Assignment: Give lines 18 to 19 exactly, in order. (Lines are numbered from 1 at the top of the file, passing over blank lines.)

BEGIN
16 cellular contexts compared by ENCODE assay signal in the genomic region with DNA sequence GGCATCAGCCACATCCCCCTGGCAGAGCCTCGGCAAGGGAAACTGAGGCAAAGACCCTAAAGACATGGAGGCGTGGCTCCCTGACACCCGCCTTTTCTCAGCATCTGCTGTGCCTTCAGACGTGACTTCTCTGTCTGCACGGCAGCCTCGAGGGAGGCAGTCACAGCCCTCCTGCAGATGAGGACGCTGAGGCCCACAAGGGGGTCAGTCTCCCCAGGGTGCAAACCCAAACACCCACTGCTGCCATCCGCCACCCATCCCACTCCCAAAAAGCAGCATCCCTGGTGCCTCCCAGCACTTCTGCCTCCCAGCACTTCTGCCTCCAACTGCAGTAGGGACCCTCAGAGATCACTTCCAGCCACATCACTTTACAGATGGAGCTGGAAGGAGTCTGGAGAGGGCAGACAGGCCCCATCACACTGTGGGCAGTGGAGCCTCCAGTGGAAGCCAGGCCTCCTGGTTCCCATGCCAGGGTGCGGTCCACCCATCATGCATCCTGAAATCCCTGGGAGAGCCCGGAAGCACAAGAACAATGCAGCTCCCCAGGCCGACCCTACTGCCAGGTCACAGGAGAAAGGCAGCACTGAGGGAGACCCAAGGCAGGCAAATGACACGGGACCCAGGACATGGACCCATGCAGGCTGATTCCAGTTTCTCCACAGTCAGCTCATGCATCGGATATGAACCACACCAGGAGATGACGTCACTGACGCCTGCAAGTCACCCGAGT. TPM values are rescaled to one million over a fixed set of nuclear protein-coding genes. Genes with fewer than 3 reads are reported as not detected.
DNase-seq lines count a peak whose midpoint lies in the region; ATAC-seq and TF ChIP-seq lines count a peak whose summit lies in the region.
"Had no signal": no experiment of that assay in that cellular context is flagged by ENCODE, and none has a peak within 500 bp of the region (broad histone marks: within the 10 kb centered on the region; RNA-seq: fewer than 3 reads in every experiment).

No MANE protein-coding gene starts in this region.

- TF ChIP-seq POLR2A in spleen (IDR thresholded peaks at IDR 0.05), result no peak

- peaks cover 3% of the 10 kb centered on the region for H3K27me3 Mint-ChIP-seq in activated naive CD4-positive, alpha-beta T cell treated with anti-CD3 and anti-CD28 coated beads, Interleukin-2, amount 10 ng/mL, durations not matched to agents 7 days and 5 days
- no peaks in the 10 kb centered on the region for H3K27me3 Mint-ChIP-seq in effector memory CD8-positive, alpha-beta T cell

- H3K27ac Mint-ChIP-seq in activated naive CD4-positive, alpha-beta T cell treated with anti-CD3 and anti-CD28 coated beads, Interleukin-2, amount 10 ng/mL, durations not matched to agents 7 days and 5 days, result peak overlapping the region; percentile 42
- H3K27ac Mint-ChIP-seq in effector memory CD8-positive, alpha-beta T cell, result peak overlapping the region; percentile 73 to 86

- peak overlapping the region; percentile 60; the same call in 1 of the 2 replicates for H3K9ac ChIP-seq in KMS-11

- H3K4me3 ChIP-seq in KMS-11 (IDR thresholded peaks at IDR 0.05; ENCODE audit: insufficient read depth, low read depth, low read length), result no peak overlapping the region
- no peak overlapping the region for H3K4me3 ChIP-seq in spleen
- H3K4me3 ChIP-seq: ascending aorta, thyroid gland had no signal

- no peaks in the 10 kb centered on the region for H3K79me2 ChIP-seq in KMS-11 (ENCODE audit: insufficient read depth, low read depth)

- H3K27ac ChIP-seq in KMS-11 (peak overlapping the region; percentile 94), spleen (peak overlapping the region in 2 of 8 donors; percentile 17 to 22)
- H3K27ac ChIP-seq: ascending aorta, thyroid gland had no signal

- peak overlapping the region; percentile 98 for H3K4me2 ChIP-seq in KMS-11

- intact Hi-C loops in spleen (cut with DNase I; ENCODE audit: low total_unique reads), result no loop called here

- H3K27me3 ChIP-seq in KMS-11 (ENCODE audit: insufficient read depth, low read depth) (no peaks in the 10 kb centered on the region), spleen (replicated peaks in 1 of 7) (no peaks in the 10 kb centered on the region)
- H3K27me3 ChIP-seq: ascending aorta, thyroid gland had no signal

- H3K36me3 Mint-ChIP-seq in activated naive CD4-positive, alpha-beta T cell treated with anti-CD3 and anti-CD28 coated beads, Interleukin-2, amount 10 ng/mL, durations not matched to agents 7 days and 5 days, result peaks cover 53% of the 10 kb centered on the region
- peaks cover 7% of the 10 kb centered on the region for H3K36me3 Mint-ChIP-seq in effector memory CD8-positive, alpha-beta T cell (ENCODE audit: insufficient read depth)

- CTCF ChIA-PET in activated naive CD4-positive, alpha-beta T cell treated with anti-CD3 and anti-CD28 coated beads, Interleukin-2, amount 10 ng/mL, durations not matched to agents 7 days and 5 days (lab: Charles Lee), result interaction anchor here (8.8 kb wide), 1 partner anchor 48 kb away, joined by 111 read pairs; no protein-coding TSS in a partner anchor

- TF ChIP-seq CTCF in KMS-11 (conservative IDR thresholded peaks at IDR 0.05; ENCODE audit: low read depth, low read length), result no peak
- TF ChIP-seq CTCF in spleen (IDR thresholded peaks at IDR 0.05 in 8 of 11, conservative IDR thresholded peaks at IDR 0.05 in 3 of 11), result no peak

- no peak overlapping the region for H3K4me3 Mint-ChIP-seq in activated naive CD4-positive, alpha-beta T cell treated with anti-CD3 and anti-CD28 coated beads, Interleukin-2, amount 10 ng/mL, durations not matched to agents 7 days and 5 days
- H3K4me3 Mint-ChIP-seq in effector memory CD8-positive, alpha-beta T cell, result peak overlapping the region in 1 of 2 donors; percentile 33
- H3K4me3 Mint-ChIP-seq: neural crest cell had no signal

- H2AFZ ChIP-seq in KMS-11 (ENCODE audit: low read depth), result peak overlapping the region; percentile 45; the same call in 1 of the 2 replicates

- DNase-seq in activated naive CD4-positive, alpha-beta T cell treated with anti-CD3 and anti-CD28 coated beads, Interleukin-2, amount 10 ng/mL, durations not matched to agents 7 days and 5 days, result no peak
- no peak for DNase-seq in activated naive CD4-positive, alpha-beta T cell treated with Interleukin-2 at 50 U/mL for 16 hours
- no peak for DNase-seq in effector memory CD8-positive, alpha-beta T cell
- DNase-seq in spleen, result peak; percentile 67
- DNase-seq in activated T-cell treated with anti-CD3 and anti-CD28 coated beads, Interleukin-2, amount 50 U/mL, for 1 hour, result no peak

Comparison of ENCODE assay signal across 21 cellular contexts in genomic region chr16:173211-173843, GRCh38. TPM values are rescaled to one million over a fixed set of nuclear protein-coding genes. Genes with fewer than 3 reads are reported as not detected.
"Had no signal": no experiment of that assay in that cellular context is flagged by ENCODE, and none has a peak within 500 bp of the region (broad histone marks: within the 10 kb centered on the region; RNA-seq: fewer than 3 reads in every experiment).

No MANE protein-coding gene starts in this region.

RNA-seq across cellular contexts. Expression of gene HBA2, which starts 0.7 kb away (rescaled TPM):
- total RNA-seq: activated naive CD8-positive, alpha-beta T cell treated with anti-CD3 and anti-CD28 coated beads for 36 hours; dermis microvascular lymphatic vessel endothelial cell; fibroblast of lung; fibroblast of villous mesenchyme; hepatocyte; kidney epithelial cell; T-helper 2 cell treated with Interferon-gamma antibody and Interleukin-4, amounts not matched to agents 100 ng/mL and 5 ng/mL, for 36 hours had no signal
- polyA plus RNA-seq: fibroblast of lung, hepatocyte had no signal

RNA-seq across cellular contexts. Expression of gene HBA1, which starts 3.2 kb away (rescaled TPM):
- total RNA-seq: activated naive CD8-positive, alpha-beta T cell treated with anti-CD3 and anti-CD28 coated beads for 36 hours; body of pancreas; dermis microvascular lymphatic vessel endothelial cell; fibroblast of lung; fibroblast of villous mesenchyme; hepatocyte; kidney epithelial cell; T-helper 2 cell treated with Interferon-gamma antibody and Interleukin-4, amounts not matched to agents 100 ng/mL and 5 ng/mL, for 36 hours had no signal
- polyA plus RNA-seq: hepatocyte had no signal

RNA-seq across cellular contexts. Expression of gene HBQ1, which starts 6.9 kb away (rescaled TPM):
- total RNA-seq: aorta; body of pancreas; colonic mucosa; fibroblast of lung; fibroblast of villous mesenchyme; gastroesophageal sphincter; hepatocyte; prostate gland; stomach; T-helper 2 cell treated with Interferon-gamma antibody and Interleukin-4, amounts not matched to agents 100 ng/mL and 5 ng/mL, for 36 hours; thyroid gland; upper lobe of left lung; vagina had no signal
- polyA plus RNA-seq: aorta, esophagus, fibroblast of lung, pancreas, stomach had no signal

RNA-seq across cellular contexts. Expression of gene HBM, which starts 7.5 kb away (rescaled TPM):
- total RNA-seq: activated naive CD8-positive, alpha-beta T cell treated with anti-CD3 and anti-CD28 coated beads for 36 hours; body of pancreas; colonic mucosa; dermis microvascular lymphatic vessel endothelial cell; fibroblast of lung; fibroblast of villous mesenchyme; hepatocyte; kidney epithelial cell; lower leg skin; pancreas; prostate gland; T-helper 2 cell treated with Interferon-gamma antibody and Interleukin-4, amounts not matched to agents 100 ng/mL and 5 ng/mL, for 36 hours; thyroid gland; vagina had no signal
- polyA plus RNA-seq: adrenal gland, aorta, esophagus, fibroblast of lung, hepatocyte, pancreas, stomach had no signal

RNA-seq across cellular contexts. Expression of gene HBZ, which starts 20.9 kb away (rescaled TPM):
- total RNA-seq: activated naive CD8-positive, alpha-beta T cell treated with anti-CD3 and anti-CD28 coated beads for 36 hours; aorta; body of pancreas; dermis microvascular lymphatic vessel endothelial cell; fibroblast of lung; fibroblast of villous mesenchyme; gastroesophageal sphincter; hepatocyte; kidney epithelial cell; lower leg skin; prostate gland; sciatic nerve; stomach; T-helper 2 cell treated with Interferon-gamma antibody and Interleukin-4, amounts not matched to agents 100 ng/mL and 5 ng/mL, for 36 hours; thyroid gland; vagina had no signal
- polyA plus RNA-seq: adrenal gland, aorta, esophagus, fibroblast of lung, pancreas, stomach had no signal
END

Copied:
- intact Hi-C loops in spleen (cut with DNase I; ENCODE audit: low total_unique reads), result no loop called here

- H3K27me3 ChIP-seq in KMS-11 (ENCODE audit: insufficient read depth, low read depth) (no peaks in the 10 kb centered on the region), spleen (replicated peaks in 1 of 7) (no peaks in the 10 kb centered on the region)